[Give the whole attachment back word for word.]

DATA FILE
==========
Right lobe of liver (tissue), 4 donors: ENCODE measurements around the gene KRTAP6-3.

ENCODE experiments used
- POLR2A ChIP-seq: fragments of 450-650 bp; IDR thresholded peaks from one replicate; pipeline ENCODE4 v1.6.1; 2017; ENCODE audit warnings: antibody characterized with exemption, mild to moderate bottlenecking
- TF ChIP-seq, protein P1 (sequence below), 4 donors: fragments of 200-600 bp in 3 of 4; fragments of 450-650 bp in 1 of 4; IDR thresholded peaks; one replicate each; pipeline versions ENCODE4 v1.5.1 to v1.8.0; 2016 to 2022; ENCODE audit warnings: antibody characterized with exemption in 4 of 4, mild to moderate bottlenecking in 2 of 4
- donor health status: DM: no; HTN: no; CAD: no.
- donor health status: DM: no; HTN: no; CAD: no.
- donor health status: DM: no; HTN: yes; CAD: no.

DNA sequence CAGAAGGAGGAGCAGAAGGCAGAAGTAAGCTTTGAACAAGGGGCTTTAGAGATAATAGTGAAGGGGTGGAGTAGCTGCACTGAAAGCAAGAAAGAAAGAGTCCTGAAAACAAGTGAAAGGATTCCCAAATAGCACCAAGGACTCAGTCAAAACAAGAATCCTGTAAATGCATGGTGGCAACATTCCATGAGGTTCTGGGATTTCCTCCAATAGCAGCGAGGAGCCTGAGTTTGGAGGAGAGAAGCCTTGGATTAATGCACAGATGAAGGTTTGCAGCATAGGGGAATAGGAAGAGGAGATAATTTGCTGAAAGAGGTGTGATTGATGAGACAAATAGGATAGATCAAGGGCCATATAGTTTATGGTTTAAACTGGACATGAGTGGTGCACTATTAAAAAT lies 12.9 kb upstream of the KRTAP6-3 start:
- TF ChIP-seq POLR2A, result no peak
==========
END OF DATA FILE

Right lobe of liver (tissue), 4 donors: ENCODE measurements around the gene KRTAP6-3.

ENCODE experiments used
- POLR2A ChIP-seq: fragments of 450-650 bp; IDR thresholded peaks from one replicate; pipeline ENCODE4 v1.6.1; 2017; ENCODE audit warnings: antibody characterized with exemption, mild to moderate bottlenecking
- TF ChIP-seq, protein P1 (sequence below), 4 donors: fragments of 200-600 bp in 3 of 4; fragments of 450-650 bp in 1 of 4; IDR thresholded peaks; one replicate each; pipeline versions ENCODE4 v1.5.1 to v1.8.0; 2016 to 2022; ENCODE audit warnings: antibody characterized with exemption in 4 of 4, mild to moderate bottlenecking in 2 of 4
- donor health status: DM: no; HTN: no; CAD: no.
- donor health status: DM: no; HTN: no; CAD: no.
- donor health status: DM: no; HTN: yes; CAD: no.

DNA sequence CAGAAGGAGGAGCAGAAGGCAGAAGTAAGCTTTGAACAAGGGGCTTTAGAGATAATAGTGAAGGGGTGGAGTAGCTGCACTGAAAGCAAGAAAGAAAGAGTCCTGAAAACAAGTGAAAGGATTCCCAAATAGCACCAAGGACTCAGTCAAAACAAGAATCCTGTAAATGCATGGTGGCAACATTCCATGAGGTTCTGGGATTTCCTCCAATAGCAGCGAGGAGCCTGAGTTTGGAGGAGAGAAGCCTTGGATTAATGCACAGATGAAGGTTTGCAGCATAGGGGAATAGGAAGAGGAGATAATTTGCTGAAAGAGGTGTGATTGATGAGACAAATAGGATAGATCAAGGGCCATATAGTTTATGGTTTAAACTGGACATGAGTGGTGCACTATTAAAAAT lies 12.9 kb upstream of the KRTAP6-3 start:
- TF ChIP-seq POLR2A, result no peak